032 - Medical Mycology And Molecular Biology With Julie Wolf

A Journey Into Julie’s World Of Science Communication, Citizen Science, And Molecular Biology

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In this episode we talk to Julie Wolf who is the communications specialist at the American Society for Microbiology. She has her PHD in medical mycology, and teaches at a community bio-lab in New York.

As part of her work with ASM she hosts the podcast ‘Meet the Microbiologist’, and I thought it would be fun to talk to someone who talks to microbiologists for a living. 

Join us for this intelligent and thoughtful interview as we hear how Julie got into studying medical mycology and her work with the American Society for Microbiology. We also talk about science communication, genetic modifications, citizen science and molecular biology.


Follow Julie on Twitter:


And Listen to her podcast:

Meet the Microbiologist

And check these too!

ASM Blogs


Biotech Without Borders


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And may the beneficial microbes be with you ;-)




Show Notes 


Julie Wolf

- focus on medical mycology

- story of how she came to choose studying single-celled fungi instead of pathological bacteria


Medical Mycology

- very few fungi that can cause disease in humans

- our ability to be warm-blooded protects us from most fungi growth

- our natural microbiota contains common fungi like candida, which can only grow too numerous under specific stressors to our microbiome such as antibiotics

- those with compromised immune systems are more vulnerable to disease-causing fungi

- idea that there is a small microbiota population that form the foundation of the microbiome, most of these are bacteria, some are fungi


Julie’s Current Work

- Julie is a science communicator

- digests scientific technical reports into smaller summaries

- making the “take-home message” clear

- she hosts a podcast “Meet the Microbiologist”, and a youtube series “Microbial Minutes”


Shaping Her Mindset

- her interest in science came late in life

- tried a few things before taking a microbiology class, realised how cool and intelligent these simple organisms are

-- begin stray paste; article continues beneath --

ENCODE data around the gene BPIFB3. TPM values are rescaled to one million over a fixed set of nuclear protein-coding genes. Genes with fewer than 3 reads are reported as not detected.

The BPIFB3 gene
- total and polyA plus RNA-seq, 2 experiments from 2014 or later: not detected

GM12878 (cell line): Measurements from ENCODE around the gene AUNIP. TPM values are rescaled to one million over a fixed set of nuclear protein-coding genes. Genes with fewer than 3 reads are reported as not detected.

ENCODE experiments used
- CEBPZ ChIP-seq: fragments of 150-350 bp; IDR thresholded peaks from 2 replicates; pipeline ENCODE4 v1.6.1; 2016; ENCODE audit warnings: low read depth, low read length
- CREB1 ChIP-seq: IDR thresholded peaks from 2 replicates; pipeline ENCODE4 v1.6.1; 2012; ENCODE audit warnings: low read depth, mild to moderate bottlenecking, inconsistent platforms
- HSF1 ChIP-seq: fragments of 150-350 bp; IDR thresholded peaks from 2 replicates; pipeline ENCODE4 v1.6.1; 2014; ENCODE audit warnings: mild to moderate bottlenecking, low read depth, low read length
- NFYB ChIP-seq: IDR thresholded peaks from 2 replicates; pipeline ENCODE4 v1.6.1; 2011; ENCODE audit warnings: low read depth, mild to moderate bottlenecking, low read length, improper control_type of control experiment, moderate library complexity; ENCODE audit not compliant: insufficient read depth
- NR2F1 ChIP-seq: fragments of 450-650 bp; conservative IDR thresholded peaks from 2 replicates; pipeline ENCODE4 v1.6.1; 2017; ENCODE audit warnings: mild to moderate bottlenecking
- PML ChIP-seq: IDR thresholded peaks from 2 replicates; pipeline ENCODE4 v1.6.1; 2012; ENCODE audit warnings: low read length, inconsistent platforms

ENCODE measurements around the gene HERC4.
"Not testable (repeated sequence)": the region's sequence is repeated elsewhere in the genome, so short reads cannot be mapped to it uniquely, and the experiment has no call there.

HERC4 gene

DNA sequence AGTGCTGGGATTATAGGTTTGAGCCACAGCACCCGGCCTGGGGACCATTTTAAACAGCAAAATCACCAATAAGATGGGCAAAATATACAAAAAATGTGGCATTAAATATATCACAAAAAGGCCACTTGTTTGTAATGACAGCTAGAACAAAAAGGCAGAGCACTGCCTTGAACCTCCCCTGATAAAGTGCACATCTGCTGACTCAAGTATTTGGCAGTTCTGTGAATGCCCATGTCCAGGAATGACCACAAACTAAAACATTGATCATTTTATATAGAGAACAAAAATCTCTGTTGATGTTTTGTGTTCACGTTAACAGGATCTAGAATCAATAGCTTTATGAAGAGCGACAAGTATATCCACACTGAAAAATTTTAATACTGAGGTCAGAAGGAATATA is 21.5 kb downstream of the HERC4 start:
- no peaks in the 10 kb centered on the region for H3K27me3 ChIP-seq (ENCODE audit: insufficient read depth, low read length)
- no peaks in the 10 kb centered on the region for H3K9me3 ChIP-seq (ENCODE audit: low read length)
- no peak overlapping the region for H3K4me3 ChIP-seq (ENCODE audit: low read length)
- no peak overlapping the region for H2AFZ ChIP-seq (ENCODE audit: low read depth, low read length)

- became fascinated with bacteria

- tried her hand at research in a lab as an undergraduate

- learned the importance of a mentor, had a graduate student who was very important in fostering her curiosity

- inspired her to want to be a good mentor herself


Effective Communication

- in Julie’s observation, science folk can struggle with how much detail to include when presenting to others outside their field

- sometimes take-home message gets lost in jargon

- lead with the most interesting facts, and cut to the chase


Citizen Science

- “GenSpace”: a community biolab in New York, a place for people to visit and experience hands-on all kinds of science

- many people interested in bioremediation and mushrooms

- strong community now pursuing mycoremediation

- discussion of how to get into molecular biology for citizen science

- more examples of citizen science happening currently

- research is just starting to understand and explore the myriad possibilities with citizen science and biolabs 

- Julie provides some examples of this


Genetic Modification

- FDA only counts adding genes as genetic modification, Julie thinks deleting genes should also be counted

- everything we eat has DNA in it, so don’t be afraid of eating something with a different genetic sequence, it’s all broken down through the process of digestion

- the politics of GMO is a separate issue than the science of it

- we now have the knowledge to understand what is being changed in the genetic information when we put microbiota through certain processes

- this is safer than just irradiating fungi and then taste it like we used to do!

- discussion of golden rice example

- discussion of dengue-resistant mosquito example

- openness to these genetic modifications can depend on what the stakes are for the people most likely to be affected

- the idea of “the natural order of things” and fear of messing with it, can fail to take into account how things were before our own time

- ex: common diseases people used to die from until we developed techniques to prevent it, used to be “the natural order of things”


Current Projects

- educating researchers on how best to communicate their results in a headline-driven, time-poor world

- the more interesting you make your headline, the more likely people will be to read what you have written

- Julie is most excited and happy to be involved in podcasting and interviewing


Final Thoughts

- A Probiotic Life, by Julie: taking care of her own health and the environment to the best of her abilities

- using as little waste as possible, balanced diet, getting sleep

- technology and science are advancing rapidly

- don’t let this pace can put people off: if you’re interested, just jump in

- podcast recommendation: Vincent Racaniello does several, all on science